In grades 5 and 6, students calculated the volume of rectangular prisms. In this lesson, students learn that they can calculate the volume of any right prism by multiplying the area of the base times the height of the prism. Students make sense of this formula by picturing the prism decomposed into identical layers 1 unit tall. These layers are composed of a number of cubic units equal to the number of square units in the area of the base. The height of the prism tells how many of these layers there are. Therefore, multiplying the number of cubic units in one layer times the number of layers gives the total number of cubic units in the prism, regardless of the shape of the base.
Given some three-dimensional figures that are prisms and some that are not, students decide whether they can apply the formula \(V = Bh\) to calculate the volume. If so, they identify the base and measure the height, before calculating the volume. Students also apply the formula \(V = Bh\) to find the height of a prism given its volume and the area of its base.
- Determine the volume of a right prism by counting how many unit cubes it takes to build one layer and then multiplying by the number of layers.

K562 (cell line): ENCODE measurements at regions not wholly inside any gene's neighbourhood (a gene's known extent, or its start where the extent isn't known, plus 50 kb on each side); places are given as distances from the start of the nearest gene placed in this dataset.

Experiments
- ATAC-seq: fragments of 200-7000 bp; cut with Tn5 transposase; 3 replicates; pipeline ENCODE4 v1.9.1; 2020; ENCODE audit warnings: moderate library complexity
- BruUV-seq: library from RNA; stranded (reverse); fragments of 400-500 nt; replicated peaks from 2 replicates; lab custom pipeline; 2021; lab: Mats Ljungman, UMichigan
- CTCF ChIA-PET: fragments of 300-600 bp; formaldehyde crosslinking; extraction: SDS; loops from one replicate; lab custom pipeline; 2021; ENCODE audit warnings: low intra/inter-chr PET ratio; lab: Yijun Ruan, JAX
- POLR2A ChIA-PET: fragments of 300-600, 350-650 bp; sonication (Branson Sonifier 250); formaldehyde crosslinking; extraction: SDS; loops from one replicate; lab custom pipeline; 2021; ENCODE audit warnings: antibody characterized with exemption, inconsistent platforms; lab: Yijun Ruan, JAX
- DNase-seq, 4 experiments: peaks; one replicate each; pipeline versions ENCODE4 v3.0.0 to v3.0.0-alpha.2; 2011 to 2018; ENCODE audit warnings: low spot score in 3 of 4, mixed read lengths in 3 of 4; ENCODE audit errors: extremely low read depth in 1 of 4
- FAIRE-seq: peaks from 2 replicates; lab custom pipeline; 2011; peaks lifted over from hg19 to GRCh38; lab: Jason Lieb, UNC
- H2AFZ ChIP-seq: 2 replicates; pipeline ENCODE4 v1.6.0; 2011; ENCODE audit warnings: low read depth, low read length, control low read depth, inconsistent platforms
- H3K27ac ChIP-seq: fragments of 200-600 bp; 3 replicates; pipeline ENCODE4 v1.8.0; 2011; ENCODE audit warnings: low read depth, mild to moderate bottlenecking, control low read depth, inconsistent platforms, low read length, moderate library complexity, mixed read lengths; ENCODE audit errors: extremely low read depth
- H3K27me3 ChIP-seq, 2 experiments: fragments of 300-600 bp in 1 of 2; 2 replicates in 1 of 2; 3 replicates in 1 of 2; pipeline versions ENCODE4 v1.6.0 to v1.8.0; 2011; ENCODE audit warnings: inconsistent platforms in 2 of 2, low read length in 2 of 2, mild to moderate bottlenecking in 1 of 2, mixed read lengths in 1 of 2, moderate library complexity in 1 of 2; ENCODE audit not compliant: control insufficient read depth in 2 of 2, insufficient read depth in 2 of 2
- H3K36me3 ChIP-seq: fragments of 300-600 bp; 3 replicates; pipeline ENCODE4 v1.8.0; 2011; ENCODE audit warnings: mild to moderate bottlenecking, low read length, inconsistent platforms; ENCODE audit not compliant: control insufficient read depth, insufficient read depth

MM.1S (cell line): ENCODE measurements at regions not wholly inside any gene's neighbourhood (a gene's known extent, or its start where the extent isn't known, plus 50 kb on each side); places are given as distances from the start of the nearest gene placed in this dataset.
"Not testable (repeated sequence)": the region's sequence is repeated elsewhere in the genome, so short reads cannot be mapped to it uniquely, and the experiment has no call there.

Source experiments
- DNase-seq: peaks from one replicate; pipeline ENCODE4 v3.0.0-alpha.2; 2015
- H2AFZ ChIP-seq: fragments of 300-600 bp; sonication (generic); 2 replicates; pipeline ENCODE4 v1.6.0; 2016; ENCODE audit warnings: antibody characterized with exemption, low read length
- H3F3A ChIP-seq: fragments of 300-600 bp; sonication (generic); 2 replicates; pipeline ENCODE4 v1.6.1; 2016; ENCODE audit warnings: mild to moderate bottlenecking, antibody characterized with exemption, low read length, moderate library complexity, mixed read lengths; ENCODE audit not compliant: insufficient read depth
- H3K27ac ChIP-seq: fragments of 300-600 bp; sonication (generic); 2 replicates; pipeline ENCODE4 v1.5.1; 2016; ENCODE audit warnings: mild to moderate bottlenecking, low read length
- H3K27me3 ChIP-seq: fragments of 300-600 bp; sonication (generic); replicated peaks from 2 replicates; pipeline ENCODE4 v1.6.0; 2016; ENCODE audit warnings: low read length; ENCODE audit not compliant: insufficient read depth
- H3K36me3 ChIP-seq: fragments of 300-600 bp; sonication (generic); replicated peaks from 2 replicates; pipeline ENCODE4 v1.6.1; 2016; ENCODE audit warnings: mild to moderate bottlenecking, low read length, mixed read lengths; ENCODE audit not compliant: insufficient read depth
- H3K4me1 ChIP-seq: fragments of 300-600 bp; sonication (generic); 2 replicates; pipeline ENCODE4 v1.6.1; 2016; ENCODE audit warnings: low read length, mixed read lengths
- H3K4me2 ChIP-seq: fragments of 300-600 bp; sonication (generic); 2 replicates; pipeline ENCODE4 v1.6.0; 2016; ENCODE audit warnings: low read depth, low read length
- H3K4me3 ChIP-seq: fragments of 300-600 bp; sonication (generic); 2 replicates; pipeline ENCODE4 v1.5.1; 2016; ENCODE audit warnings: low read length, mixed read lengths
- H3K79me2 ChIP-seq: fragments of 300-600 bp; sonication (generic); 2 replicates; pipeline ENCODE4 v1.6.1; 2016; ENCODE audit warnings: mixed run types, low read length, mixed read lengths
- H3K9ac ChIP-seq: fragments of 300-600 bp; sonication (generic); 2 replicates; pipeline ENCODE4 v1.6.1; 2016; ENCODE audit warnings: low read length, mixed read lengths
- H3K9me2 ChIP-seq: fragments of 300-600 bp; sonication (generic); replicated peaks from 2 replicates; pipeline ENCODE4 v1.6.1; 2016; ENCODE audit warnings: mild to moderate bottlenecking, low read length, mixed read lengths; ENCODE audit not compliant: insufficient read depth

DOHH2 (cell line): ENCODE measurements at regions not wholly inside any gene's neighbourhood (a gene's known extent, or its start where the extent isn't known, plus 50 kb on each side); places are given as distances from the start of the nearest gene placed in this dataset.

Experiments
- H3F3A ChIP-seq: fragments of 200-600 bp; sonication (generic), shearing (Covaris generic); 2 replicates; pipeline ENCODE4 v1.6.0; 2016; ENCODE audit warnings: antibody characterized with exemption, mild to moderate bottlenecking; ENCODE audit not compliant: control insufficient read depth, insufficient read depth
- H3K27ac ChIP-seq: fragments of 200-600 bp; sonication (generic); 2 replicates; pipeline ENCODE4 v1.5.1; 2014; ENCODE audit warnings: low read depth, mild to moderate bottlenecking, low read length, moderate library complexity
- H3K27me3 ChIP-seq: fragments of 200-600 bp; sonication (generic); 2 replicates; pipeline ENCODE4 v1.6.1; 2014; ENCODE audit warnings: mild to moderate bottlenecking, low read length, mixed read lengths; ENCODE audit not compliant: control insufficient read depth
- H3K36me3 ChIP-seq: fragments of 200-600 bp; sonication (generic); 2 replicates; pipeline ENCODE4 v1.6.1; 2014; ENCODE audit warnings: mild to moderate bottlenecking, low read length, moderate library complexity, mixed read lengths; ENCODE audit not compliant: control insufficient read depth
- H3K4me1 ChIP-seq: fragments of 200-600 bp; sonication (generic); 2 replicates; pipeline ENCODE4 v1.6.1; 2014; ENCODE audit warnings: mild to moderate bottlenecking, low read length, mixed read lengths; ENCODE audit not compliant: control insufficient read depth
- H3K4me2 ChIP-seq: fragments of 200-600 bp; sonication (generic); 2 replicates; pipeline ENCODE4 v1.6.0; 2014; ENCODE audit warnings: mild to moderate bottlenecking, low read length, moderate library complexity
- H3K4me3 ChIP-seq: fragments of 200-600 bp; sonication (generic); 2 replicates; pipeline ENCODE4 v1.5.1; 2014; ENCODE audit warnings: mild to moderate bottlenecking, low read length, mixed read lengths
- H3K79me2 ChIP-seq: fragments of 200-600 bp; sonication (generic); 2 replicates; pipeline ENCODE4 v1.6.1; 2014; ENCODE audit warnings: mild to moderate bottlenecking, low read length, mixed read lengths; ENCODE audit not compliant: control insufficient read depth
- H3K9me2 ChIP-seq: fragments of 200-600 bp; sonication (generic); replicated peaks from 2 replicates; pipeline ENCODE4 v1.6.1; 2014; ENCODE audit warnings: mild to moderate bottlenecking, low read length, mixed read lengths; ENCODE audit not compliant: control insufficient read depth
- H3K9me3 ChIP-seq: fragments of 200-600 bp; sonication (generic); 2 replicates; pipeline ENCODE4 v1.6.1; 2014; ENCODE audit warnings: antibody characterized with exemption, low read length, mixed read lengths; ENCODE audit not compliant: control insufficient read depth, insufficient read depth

- Generalize (orally) the relationship between the volume of a prism, the area of its base, and its height.
- Identify whether a given figure is a prism, and if so, identify its base and height.
Let’s look at volumes of prisms.
You will need the Finding Volume with Cubes blackline master for this lesson. You will only use one of the two pages. If your snap cubes measure \(\frac34\) inch, print the first page of the blackline master, with the slightly smaller shapes. If your snap cubes measure 2 cm, print the second page of the blackline master, with the slightly larger shapes. Make sure to print the blackline master at 100% scale so the dimensions are accurate. Prepare 1 copy for every 6 students, and cut the pages in half so that each group of 3 students has one half-page.
Print, cut, and assemble the nets from the Can You Find the Volume? blackline master. Card stock paper is recommended. Make sure to print the blackline master at 100% scale so the dimensions are accurate. Prepare 1 polyhedron for every 2 students (1 copy of the entire file for every 12--18 students).
Make sure students have access to snap cubes and rulers marked in centimeters.
- I can explain why the volume of a prism can be found by multiplying the area of the base and the height of the prism.
Volume is the number of cubic units that fill a three-dimensional region, without any gaps or overlaps.
For example, the volume of this rectangular prism is 60 units3, because it is composed of 3 layers that are each 20 units3.
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